What’s so haram about GST

 |May 4, 2017

It appears that the religious brains such as a couple of muftis have decreed that the GST (goods and services tax) was haram (forbidden under the Islamic laws).

In that sense all Malaysians, in particular Malays-Muslims, who visit other countries, or who live/work in other countries, are committing a sin every day of their lives since you have to pay GST or VAT (value-added tax) in all other countries as well.

The reason these religious people have decreed the GST as haram is because, according to them, it burdens poor people.

I can understand that.

Haj tax

In fact, many poor people are also burdened by the almost RM2,500 tax they need to pay to go to Mekah to perform the haj.

Can you imagine a couple having to fork out RM5,000 just for tax to go to Mekah?

Some sell off their land to go to Mekah and when they come back they no longer have any land to plant padi and they become much poorer than before they went to Mekah.

That is why many old people pray they will die and get buried in Mekah because they have nothing to come back to anyway.

They are practically penniless after performing their haj.

I have not heard any religious people or mufti condemn Saudi Arabia for this tax that really burdens poor people.

In fact, these religious people or mufti encourage the poor fishermen and farmers to go to Mekah when instead they should be asking them to boycott the haj.

Saudi Arabia collects tens of billions every year from very poor and gullible people who are better off staying at home.

Then there is the cukai pintu (assessment rate) and cukai tanah (quit rent) that poor people have to pay.

Then there is the zakat (tax) and fitrah (tithe), which the religious department collects from poor people every year that comes to hundreds of millions (and if you do not pay you will get arrested).

Then these religious people go and spend that money playing the stock market and investing in companies and businesses.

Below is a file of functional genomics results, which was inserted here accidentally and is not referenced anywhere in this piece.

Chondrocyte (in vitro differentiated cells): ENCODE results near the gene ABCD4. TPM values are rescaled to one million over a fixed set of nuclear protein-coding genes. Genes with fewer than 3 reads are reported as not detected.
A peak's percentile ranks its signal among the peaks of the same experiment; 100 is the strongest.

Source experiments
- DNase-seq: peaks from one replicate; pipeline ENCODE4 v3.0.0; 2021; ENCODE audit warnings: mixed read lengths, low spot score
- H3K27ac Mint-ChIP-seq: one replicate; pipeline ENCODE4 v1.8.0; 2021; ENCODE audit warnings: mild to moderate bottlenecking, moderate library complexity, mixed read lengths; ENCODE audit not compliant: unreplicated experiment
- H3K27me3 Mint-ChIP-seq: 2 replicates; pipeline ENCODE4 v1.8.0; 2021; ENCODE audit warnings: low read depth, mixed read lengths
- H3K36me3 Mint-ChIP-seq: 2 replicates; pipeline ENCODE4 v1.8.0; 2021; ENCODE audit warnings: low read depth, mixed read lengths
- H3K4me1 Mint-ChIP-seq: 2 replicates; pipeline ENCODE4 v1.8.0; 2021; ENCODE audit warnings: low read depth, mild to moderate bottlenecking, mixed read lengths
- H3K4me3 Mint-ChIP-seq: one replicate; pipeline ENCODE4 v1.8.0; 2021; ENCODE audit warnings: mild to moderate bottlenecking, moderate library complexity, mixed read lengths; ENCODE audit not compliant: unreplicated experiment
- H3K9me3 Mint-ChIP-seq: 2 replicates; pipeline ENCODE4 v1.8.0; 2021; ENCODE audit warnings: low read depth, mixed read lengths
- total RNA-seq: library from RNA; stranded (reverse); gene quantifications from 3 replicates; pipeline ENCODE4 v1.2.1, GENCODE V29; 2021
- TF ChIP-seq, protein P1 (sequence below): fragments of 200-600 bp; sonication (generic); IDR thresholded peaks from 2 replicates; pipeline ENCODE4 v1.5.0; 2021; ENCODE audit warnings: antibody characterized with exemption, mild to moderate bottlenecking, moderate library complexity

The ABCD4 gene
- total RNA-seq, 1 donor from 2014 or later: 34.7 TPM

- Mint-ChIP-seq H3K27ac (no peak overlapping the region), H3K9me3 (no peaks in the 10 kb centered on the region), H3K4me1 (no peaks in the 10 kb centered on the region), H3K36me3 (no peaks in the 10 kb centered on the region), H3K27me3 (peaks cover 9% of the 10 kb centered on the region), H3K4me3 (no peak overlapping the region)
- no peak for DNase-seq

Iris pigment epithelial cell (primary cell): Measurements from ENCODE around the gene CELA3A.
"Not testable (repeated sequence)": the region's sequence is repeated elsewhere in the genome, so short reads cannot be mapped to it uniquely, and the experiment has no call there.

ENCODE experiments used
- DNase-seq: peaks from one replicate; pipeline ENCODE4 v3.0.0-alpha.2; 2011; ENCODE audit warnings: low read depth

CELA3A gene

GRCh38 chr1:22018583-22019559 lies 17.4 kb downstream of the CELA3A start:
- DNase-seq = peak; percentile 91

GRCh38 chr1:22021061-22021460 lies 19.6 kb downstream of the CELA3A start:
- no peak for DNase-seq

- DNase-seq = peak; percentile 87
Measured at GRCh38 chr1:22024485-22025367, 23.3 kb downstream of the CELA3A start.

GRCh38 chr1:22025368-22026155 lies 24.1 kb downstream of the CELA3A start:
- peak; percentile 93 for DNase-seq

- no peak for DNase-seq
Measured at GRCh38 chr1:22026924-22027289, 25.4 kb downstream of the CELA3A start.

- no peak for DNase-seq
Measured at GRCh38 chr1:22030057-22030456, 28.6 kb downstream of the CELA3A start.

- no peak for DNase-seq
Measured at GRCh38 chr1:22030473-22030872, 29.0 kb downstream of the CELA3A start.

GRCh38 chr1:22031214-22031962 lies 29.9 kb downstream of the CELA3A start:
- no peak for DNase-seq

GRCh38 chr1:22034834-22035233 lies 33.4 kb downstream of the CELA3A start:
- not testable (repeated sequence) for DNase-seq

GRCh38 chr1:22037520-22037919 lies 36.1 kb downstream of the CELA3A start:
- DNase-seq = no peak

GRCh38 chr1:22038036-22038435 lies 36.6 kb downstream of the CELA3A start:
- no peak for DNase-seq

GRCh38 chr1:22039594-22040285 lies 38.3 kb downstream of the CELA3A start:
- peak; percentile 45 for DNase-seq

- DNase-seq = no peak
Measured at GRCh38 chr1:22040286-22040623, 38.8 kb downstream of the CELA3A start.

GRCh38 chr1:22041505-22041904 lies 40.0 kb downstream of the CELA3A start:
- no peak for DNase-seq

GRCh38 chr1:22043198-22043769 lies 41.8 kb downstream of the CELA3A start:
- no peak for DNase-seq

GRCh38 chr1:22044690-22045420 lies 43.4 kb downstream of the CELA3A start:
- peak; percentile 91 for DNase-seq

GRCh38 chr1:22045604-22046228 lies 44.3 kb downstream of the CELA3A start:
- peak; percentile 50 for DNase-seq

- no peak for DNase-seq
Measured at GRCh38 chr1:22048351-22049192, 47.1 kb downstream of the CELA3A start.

Bailouts

I remember a time when the Terengganu religious department spent all its money buying up land and buildings to help bail our businessmen, who were in dire straights.

The Amanah MP for Kuala Terengganu, Raja Kamarul Bahrin Shah Raja Ahmad, can confirm this because his uncle was heading the department at that time and was the one who spent the millions buying up worthless assets just to help bail out businessmen in financial trouble during the economic recession.

Yes, money collected through zakat and fitrah was used to bail out cronies of those who walk in the corridors of power.

But this is not haram because we have never heard any religious brains or mufti speak out against it.

If you were to audit all the many religious departments all over Malaysia to determine how much money they have wasted over the last 30 years alone you will be appalled.

Money from zakat and fitrah collected from poor people have just been flushed down the toilet.

It these religious people and Mufti can show as much zeal about wastage of money or misuse of money by the religious departments all over Malaysia as they do about GST then millions can be saved and poor people will not be burdened with all this ‘religious tax’.

What about the other taxes and duties that poor people also have to pay?

GST is only the tip of the iceberg.

When poor people smoke, gas up their car or motorcycle, buy goods and services, they pay all other forms of taxes and duties as well.

Even if the GST is abolished there are still many more taxes and duties you need to pay.

Are all these haram as well and should they also be abolished?

If all taxes and duties are haram and should be abolished, then the government will have to sack many of the 1.5 million or so government servants, most of them Malays.

The government will also have to stop building new roads, schools, hospitals, and so on.

In fact, the first thing the government should stop building are new mosques because mosques really do not improve the welfare of the people, and money spent on mosques is money flushed down the toilet. – Malaysia Today

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Raja Petra Kamarudin or RPK, cousin to the Selangor Sultan, is one of Malaysia's earliest online 'citizen journalists'. He started his website in 1995 before the internet 'explosion' triggered by the Reformasi movement in September 1998. Malaysia Today was launched as a blog in August 2004 and is one of the few pioneer blogs still active and posting articles on a daily basis 24-7. RPK, 66 years old, has been writing since 1990.